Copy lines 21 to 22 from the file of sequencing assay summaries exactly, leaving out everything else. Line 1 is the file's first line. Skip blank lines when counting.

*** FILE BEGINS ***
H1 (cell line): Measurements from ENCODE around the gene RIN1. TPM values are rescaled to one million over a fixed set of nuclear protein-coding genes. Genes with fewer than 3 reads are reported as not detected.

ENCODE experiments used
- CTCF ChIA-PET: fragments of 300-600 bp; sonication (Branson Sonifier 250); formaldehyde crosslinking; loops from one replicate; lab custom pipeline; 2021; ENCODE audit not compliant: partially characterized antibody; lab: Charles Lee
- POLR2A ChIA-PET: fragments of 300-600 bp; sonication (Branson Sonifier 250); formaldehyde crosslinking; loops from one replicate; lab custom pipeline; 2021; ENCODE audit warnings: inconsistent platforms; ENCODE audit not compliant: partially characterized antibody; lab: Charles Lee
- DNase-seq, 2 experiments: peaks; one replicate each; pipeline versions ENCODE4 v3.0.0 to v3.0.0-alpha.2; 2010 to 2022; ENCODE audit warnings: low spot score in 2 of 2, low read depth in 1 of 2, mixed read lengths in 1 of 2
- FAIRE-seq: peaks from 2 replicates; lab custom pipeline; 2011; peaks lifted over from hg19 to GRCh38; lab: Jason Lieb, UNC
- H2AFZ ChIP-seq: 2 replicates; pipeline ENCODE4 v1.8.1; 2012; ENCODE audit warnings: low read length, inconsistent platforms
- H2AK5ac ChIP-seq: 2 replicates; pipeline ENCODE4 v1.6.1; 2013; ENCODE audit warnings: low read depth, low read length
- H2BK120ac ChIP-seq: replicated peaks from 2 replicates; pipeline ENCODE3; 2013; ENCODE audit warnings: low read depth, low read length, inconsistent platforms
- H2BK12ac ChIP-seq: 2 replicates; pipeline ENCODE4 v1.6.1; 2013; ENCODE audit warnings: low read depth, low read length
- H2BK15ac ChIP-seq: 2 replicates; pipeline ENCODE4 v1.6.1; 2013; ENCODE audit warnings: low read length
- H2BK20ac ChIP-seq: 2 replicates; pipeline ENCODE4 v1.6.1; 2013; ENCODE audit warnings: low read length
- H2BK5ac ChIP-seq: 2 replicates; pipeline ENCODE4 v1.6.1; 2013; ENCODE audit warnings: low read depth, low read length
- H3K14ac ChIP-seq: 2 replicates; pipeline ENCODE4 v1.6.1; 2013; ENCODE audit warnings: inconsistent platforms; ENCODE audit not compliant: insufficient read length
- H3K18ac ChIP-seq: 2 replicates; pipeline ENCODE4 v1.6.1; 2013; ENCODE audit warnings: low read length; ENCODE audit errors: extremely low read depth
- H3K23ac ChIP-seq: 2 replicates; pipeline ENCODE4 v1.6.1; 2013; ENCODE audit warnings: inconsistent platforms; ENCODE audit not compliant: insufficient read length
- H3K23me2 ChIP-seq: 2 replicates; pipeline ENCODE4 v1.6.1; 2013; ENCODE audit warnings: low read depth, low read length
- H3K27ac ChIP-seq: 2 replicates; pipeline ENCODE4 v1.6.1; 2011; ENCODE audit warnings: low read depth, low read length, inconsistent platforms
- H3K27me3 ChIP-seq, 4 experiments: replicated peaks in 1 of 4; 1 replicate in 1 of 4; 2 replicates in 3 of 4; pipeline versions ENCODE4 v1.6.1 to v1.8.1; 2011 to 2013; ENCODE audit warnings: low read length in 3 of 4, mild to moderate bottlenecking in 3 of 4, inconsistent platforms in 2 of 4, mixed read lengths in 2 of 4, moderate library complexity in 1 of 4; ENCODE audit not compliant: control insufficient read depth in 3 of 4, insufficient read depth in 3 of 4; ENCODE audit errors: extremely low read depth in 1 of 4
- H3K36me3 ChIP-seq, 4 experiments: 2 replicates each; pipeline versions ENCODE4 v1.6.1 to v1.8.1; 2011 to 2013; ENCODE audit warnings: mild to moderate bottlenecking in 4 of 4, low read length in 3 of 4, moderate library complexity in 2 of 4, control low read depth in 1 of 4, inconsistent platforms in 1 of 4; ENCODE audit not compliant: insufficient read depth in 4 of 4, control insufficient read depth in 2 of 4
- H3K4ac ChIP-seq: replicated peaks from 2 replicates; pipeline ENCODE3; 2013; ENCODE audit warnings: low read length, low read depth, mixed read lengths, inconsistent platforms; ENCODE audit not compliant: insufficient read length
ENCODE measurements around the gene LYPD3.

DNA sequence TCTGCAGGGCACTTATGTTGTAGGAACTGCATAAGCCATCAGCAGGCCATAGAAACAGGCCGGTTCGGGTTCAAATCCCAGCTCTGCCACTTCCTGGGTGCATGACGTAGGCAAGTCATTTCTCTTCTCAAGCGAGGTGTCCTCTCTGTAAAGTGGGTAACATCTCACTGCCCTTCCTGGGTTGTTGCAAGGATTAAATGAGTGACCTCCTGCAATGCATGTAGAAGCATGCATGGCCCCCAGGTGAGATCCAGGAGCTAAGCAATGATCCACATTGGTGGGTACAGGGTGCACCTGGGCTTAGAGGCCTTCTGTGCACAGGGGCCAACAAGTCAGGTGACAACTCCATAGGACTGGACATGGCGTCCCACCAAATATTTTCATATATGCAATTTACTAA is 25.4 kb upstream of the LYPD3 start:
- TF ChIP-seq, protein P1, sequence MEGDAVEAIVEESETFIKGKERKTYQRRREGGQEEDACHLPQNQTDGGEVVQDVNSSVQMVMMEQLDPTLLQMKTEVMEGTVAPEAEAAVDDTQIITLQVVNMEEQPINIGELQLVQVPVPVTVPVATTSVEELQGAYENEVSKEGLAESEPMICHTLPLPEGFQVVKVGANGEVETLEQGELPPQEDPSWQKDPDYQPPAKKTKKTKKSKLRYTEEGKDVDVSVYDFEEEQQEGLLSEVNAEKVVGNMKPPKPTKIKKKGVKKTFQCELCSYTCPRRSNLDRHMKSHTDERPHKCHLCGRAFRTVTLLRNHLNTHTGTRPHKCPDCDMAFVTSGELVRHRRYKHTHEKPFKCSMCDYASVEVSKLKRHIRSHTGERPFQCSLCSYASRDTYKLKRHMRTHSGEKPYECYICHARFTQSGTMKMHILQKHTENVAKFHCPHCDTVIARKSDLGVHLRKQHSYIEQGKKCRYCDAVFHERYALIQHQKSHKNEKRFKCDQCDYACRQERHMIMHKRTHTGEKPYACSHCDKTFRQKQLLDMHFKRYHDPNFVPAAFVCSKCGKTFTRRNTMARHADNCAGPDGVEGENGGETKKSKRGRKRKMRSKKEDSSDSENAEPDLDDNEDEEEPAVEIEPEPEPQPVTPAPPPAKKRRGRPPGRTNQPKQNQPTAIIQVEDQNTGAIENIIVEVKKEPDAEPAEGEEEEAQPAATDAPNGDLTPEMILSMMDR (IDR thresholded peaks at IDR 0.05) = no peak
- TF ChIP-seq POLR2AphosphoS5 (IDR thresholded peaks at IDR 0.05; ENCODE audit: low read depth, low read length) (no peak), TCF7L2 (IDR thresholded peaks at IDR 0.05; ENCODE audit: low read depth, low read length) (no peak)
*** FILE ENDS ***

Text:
- H3K4ac ChIP-seq: replicated peaks from 2 replicates; pipeline ENCODE3; 2013; ENCODE audit warnings: low read length, low read depth, mixed read lengths, inconsistent platforms; ENCODE audit not compliant: insufficient read length
ENCODE measurements around the gene LYPD3.